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The future of Wrangler

Discussion in 'Rumors and Speculation' started by CherokeeVision, Sep 21, 2017.

  1. CudaPete

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    Actually, no. The NYC metro area is among the largest markets for Wranglers. Although the Cross Bronx is very similar to the Rubicon trail, these Wranglers are not being purchased to go off road. Leave the Wrangler as is but develop a Chrysler derivative that would be an extremley capable cross-over. The Jeep Wrangler DNA is a strong selling point and the AWD would be an attractive option for this market.
     
  2. DarkSky

    DarkSky Moderator
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    Why is this even necessary though?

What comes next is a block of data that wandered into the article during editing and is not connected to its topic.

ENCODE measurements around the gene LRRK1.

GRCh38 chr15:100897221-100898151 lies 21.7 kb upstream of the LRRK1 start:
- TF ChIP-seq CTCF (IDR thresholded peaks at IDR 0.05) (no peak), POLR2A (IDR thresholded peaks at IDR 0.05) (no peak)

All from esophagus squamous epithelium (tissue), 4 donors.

People are buying the Wrangler because it’s a real Jeep - a status symbol. A Chrysler would have much less appeal. Plus it indirectly weakens the Wrangler name.
     
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  3. CudaPete

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    Yes, there are those people who would continue to buy the Wrangler but I think there is an untapped market of those who do not buy a Wrangler now because they realize it is designed as an off-road vehicle but would buy a very capable CUV. Rather than "urbanize" the Wrangler, have a variant under the Chrysler name to address this market. Maybe a new Town & Country with the power convertible roof that Norm hated the idea of on a Wrangler.
     
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  4. DarkSky